In a surprise move, Castle Rock Entertainment decided to renew its theatrical-movie output deal with the Showtime Networks for as many as 50 pictures through the end of 1999. Sources say Showtime will pony up about $ 240 million over the six-year life of the contract.

The paycable industry had speculated that either Tele-Com-munications Inc.’s Encore minipay network or Time Warner’s HBO would end up with the Castle Rock movies. That speculation arose because of the changed situation at Castle Rock, now owned by Turner Broadcasting System. TCI has a 23.3% stake in Turner, and Time Warner’s stake is at 18.8%.

Greg Paul, executive VP of Castle Rock, says that he pitched the movies to “all three pay-TV companies” but that “the deal with Showtime was made at arm’s length.”

“We wanted the pictures because of Castle Rock’s exceptional track record,” says Matt Blank, president and chief operating officer of Showtime Networks, citing such winners from the current Castle Rock exclusive deal as “A Few Good Men,””City Slickers” and “When Harry Met Sally.”

Other sources say Showtime was aggressive in negotiating the Castle Rock deal because it will lose its biggest source of product, the movies from Disney’s Touchstone and Hollywood Pictures, early in 1997 when Encore takes over the output as part of a $ 1 billion deal it struck with Disney last October. Showtime will also lose New Line later this year and Imagine Entertainment next year.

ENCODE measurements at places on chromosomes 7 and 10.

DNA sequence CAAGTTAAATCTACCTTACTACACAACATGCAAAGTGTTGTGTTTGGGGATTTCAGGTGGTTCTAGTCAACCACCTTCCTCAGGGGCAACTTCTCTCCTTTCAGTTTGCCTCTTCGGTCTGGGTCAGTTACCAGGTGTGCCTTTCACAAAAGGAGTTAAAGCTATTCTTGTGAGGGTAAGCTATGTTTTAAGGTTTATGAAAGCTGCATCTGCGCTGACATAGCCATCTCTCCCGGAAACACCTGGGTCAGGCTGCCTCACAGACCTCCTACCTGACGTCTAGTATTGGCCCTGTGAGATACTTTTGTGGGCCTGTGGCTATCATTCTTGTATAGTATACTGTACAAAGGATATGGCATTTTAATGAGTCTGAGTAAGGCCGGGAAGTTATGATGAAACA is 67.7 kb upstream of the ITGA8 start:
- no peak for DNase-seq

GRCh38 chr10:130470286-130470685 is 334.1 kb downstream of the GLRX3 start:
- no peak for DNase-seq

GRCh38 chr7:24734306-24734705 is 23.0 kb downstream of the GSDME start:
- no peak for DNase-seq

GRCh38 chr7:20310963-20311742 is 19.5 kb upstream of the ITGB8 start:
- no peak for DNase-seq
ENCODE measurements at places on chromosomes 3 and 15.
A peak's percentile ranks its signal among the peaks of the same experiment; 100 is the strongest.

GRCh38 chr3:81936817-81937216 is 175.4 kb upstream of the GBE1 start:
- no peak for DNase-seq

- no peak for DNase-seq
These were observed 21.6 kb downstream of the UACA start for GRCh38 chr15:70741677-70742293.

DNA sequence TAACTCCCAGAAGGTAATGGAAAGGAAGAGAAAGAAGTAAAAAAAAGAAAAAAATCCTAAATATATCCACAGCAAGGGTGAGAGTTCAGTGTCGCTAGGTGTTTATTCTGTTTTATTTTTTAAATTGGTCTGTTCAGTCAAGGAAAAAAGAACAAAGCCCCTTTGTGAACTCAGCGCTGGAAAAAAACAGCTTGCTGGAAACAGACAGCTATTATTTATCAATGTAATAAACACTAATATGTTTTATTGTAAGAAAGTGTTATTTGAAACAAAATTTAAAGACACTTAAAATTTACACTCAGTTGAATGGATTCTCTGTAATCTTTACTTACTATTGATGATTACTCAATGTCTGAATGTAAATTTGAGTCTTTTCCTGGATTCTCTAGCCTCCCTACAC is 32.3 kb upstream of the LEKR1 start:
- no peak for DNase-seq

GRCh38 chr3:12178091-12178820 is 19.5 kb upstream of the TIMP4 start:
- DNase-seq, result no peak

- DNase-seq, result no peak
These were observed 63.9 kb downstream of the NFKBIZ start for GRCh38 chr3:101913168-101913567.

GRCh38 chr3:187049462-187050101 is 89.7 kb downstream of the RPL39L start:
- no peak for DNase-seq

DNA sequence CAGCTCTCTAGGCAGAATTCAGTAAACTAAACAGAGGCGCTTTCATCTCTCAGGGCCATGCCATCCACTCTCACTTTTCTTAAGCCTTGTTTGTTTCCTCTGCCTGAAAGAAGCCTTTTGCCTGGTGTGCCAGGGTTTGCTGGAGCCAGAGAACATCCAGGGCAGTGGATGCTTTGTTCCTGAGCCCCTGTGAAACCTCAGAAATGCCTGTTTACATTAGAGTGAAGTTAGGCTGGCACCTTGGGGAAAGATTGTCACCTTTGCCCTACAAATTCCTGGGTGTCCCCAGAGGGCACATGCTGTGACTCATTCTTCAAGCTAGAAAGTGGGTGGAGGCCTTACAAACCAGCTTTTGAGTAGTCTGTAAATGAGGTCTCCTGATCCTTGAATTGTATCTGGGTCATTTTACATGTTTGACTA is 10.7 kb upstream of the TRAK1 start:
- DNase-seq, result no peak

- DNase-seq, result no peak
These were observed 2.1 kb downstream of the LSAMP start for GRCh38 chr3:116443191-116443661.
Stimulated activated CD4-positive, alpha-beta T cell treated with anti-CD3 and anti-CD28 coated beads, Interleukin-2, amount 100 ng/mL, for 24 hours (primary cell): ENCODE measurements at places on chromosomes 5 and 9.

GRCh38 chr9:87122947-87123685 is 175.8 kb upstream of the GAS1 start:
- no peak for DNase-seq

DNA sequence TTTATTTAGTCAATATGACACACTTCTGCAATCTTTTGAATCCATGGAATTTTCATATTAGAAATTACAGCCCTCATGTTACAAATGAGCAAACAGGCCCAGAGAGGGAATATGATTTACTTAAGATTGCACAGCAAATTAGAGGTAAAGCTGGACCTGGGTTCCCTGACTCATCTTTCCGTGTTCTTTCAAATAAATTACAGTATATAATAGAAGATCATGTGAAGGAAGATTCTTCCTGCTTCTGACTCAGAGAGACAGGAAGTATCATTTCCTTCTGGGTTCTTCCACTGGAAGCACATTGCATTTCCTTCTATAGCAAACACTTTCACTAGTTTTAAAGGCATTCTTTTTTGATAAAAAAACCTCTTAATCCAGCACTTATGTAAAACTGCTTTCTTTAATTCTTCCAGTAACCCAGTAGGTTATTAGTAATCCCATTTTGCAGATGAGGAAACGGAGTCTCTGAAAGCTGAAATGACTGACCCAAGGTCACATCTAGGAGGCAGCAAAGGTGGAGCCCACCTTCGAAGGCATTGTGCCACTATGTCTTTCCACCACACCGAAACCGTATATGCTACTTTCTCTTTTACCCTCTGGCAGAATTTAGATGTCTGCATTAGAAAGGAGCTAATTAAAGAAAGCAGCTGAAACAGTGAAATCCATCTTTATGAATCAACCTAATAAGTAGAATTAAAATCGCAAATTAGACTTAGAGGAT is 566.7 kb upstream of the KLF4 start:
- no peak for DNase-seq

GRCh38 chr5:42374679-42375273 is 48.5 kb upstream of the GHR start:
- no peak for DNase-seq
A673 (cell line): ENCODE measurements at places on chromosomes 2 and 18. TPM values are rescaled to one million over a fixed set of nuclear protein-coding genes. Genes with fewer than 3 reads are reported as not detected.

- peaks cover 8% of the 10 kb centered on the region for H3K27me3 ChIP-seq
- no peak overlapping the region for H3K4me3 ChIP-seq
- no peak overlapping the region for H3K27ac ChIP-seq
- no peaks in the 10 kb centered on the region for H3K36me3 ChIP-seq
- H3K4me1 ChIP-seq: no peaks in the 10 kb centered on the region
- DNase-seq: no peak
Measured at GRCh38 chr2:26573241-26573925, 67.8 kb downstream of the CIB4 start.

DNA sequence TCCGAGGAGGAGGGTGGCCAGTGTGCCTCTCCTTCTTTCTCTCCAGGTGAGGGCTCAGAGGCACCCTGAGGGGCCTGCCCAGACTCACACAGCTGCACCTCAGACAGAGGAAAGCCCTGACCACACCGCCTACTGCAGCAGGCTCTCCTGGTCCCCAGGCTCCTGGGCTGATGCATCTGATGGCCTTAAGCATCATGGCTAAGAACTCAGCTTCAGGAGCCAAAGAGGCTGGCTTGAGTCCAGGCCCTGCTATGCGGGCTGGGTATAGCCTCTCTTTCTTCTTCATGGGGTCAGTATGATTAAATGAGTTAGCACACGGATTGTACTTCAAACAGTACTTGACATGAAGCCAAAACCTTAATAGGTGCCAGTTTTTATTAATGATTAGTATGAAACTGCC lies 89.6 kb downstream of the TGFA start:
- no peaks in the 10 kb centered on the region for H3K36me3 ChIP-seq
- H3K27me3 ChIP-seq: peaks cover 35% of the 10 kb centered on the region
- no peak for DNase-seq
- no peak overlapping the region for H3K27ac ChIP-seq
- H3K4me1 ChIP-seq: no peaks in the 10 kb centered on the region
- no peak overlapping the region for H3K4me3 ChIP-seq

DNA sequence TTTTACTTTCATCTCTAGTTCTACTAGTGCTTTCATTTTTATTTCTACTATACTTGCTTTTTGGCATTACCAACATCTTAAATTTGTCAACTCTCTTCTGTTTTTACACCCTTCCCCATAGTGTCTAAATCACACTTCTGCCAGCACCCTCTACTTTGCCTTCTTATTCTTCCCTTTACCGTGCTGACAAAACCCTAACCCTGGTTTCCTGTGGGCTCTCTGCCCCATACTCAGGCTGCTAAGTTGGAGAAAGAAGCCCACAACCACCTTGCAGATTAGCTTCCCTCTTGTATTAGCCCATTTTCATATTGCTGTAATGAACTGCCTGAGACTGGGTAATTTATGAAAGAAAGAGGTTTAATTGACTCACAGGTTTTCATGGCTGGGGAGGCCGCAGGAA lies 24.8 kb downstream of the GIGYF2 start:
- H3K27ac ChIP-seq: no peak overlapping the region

Castle Rock joins the following companies with exclusive Showtime deals: TriStar Pictures (through 1999), MGM/UA (through 2002) and Polygram (through 1997). And now that Showtime’s parent company Viacom has bought Paramount, Blank says the Paramount output will shift over to Showtime when the studio’s current deal with HBO runs out in 1997.

Paul says even though Castle Rock produces only about five pictures a year right now, the infusion of cash from Turner will allow it to double that yearly total by the end of the decade. So between now and the end of 1999 Castle Rock could end up supplying close to the 50 titles the agreement calls for.

The deal, like all of the major studio contracts with paycable networks, ties Showtime’s license fee to a fixed percentage of the dollar rentals each Castle Rock movie delivers to Columbia, which has exclusive theatrical distribution rights to the company’s pictures through the end of 1997. Sources say that, based on past track records, the pay-TV rights to the Castle Rock movies should cost Showtime somewhere in the $ 4.8 million-a-title range. If one or more Castle Rock pictures become a blockbuster, a clause in the contract says that Showtime will never have to shell out more than $ 12 million for any individual title.

Follow @Variety on Twitter for breaking news, reviews and more